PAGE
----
The team of four -Australians - Rob Wendel, Didier Martin, Gary Hammett, Robin Broberg - were the first home out of 250 teams who set off early this morning. Veterans of four Melbourne Oxfam Trailwalker events, the Valley Vets put in a truly impressive effort, enduring cold southwesterlies and short bouts of rain, and still managing to run the trail altogether -a distance equivalent to two and half marathons.

"It was a fantastic race," the runners said straight after. "It's incredible to win, we've done it before and placed well, but to win is phenomenal, especially on such a hilly course."

With a combined age of 207, the veterans gave away their secret to success: "It's our last Trailwalker, so we had to win!" laughed team leader Rob Wendel.

In second place came another well-practised Aussie team. Fresh from competing in Sydney and Hong Kong, the mixed team Gators crossed the line in a time of 13hrs, 55 mins.

Winning mixed team-Australians 'Gators'
Photo credit: Ron Burgin
Click here to view a larger version

"It was a great way to see New Zealand," said Hong Kong-based Jo Eades. "I wish I'd taken my camera, although I'm sure the boys wouldn't have let me stop to take any pictures!"

Not to be completely outdone by the Aussies, Kiwi firefighters Team TISS finished closely behind. In a time of 14hr, 9min, they were delighted to slash two and a half hours of their 2006 time.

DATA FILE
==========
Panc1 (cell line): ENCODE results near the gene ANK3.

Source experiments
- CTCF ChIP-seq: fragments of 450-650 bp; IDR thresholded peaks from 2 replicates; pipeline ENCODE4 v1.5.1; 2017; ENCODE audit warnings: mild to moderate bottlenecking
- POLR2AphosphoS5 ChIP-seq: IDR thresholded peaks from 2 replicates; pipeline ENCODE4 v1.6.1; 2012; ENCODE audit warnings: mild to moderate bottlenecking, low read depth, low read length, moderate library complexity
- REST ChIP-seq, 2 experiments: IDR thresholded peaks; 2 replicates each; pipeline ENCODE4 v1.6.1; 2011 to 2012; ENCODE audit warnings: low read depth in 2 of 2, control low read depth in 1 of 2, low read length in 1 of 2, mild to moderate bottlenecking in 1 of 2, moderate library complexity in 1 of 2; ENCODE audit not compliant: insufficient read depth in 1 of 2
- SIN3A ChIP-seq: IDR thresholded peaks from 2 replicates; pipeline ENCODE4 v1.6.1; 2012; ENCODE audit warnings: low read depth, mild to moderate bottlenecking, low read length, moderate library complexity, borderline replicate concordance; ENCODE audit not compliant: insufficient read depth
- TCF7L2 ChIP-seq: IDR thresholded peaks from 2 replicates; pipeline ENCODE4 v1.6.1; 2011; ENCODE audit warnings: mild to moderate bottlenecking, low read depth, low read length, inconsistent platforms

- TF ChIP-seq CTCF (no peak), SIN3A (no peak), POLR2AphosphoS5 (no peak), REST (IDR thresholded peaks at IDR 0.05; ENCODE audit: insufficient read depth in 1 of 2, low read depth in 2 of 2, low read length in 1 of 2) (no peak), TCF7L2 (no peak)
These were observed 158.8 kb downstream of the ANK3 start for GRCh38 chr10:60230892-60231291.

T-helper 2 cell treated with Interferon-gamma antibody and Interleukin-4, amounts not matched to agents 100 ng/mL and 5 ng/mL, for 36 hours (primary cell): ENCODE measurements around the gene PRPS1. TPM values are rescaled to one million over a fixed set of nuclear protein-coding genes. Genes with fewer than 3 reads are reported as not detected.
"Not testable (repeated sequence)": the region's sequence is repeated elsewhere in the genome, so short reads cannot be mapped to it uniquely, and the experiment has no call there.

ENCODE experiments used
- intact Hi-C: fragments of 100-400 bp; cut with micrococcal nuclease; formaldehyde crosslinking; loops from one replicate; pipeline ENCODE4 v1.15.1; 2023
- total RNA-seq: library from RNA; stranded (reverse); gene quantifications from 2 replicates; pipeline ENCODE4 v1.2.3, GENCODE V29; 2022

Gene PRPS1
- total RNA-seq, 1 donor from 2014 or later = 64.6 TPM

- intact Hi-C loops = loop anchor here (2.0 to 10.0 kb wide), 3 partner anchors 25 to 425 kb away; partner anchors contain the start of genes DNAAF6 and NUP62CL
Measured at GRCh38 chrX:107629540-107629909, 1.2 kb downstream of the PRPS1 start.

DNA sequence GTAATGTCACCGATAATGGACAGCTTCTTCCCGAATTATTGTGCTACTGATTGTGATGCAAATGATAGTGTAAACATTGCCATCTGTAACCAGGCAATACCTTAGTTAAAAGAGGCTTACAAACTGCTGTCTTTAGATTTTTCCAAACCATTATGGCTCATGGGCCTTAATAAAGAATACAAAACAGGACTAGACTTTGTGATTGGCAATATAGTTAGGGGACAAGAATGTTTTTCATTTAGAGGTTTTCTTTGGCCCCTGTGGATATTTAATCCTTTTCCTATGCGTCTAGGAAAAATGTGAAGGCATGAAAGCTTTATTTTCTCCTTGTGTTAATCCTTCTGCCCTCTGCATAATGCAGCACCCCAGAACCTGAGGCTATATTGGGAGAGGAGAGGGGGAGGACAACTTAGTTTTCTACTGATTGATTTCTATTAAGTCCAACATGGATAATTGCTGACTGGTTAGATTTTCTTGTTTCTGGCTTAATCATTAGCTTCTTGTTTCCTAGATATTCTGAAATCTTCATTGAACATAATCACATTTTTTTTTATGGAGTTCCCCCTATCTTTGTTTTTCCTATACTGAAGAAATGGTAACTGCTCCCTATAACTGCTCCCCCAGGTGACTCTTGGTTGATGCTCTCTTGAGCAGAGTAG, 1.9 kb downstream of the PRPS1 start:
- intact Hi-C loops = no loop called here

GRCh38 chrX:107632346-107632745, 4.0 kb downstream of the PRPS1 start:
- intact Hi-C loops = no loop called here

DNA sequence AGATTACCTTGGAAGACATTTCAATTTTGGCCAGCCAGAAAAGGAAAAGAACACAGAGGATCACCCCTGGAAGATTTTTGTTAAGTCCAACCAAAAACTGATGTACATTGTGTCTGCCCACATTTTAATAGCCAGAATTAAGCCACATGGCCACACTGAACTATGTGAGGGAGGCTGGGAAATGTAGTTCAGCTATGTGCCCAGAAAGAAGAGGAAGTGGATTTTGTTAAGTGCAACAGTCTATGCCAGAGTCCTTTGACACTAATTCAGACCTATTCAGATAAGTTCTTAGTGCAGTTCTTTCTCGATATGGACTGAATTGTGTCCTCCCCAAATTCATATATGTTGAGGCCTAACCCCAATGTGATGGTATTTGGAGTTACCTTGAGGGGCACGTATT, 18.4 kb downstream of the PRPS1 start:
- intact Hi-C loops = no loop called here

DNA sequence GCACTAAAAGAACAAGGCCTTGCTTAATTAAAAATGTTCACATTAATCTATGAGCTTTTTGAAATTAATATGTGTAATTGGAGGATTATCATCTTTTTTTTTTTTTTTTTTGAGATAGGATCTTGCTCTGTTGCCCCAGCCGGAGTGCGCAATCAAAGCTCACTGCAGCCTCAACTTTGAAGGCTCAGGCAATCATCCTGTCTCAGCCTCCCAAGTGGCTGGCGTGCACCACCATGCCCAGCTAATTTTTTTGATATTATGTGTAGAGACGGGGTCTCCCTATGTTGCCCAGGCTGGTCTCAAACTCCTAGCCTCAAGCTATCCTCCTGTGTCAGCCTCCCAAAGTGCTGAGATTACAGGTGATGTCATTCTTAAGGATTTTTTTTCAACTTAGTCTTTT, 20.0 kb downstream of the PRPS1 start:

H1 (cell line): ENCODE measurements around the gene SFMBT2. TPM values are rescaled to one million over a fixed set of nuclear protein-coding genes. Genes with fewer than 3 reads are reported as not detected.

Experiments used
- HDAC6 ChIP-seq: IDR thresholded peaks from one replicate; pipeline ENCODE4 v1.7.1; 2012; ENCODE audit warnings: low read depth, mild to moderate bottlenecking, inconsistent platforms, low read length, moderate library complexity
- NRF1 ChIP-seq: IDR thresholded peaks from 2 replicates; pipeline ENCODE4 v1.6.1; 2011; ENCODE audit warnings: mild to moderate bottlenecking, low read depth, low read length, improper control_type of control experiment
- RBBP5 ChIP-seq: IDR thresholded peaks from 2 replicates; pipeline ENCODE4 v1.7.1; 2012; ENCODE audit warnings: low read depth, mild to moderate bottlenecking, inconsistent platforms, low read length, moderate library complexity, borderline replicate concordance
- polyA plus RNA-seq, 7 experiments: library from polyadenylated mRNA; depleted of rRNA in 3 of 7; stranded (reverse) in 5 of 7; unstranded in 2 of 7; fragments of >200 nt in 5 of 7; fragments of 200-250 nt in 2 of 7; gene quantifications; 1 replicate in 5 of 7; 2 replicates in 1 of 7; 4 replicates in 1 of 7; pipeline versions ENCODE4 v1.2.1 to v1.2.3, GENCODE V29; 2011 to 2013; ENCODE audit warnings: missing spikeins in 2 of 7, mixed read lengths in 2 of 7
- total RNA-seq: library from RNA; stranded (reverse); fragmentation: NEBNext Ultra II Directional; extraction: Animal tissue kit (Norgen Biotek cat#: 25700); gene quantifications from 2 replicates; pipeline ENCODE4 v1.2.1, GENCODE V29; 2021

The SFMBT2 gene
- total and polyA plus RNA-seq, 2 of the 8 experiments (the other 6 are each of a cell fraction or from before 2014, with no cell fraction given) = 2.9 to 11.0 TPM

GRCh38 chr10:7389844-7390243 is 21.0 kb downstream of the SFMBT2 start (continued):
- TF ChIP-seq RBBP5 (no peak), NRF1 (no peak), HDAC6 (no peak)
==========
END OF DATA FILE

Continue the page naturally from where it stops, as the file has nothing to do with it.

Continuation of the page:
Meanwhile, almost 1000 other participants, together with 1000 support crew members and 250 volunteers, remain dotted along the course. Event organisers expect the bulk of the teams to be streaming in through the early hours of Sunday.

"With only a third of the event complete, this year the level of commitment has already proved to be remarkable," said Barry Coates, Oxfam New Zealand's Executive Director. "The teams who have already crossed the line have put in a phenomenal effort, and there are so many incredible teams to come who have trained and fundraised for many months."

For some it's a race, for others it's a personal challenge to complete the course as well as fundraise for Oxfam's work to overcome poverty and injustice. At last year's inaugural Oxfam Trailwalker teams raised an average of $4000 each. This year Oxfam hopes to raise $1 million for its international humanitarian, development and campaigning work.

Oxfam Trailwalker is considered by many as the world's greatest team challenge. Each team of four must start together, stick together and finish together within 36 hours, tackling the 100km trek which includes Huka Falls, Craters of the Moon, tracts of native bush as well as 1200m of elevation.

15 April
192 of the original 250 teams that set out in the early hours of Saturday morning 14 April triumphantly crossed challenging terrain -all in a good cause -to help Oxfam overcome poverty and injustice.

Well within the 36-hour cut-off, Team AUT C@S Away took last-line honours in 34 hrs 10mins, having battled bitter autumn elements in the 100km team challenge